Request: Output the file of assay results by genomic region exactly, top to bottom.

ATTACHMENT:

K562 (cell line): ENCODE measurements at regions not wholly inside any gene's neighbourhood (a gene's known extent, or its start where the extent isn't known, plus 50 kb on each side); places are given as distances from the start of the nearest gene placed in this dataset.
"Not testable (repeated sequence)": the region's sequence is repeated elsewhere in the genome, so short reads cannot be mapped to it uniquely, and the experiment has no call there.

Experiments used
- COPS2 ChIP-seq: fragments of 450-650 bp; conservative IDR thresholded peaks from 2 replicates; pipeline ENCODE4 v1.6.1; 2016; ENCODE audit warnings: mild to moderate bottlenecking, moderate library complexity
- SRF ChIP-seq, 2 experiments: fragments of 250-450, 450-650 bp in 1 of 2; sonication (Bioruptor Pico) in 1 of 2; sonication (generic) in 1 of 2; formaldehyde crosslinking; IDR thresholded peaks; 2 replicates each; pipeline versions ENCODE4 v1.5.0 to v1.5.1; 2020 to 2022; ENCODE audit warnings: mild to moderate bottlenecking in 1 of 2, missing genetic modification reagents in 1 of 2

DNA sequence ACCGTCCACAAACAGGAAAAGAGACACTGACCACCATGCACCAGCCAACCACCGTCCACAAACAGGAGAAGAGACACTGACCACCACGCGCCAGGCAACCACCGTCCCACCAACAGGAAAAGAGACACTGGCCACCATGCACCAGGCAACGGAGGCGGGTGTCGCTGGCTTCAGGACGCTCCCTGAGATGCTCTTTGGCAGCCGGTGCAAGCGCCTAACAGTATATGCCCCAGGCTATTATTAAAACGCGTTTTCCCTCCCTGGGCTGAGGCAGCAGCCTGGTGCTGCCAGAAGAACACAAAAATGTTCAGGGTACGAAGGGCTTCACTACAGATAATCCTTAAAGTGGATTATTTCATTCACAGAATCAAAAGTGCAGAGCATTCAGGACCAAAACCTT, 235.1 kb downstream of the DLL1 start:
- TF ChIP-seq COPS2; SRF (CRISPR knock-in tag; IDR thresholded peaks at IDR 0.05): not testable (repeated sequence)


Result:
K562 (cell line): ENCODE measurements at regions not wholly inside any gene's neighbourhood (a gene's known extent, or its start where the extent isn't known, plus 50 kb on each side); places are given as distances from the start of the nearest gene placed in this dataset.
"Not testable (repeated sequence)": the region's sequence is repeated elsewhere in the genome, so short reads cannot be mapped to it uniquely, and the experiment has no call there.

Experiments used
- COPS2 ChIP-seq: fragments of 450-650 bp; conservative IDR thresholded peaks from 2 replicates; pipeline ENCODE4 v1.6.1; 2016; ENCODE audit warnings: mild to moderate bottlenecking, moderate library complexity
- SRF ChIP-seq, 2 experiments: fragments of 250-450, 450-650 bp in 1 of 2; sonication (Bioruptor Pico) in 1 of 2; sonication (generic) in 1 of 2; formaldehyde crosslinking; IDR thresholded peaks; 2 replicates each; pipeline versions ENCODE4 v1.5.0 to v1.5.1; 2020 to 2022; ENCODE audit warnings: mild to moderate bottlenecking in 1 of 2, missing genetic modification reagents in 1 of 2

DNA sequence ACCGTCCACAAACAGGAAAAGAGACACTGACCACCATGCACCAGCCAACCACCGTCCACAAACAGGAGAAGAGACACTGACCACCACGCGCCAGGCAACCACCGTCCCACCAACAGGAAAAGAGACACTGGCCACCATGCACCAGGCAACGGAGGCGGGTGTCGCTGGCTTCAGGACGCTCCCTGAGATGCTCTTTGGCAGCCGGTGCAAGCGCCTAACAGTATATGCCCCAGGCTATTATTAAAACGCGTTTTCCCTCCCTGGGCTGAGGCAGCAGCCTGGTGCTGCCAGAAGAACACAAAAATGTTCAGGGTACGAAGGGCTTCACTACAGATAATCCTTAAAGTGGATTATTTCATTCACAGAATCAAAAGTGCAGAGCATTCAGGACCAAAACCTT, 235.1 kb downstream of the DLL1 start:
- TF ChIP-seq COPS2; SRF (CRISPR knock-in tag; IDR thresholded peaks at IDR 0.05): not testable (repeated sequence)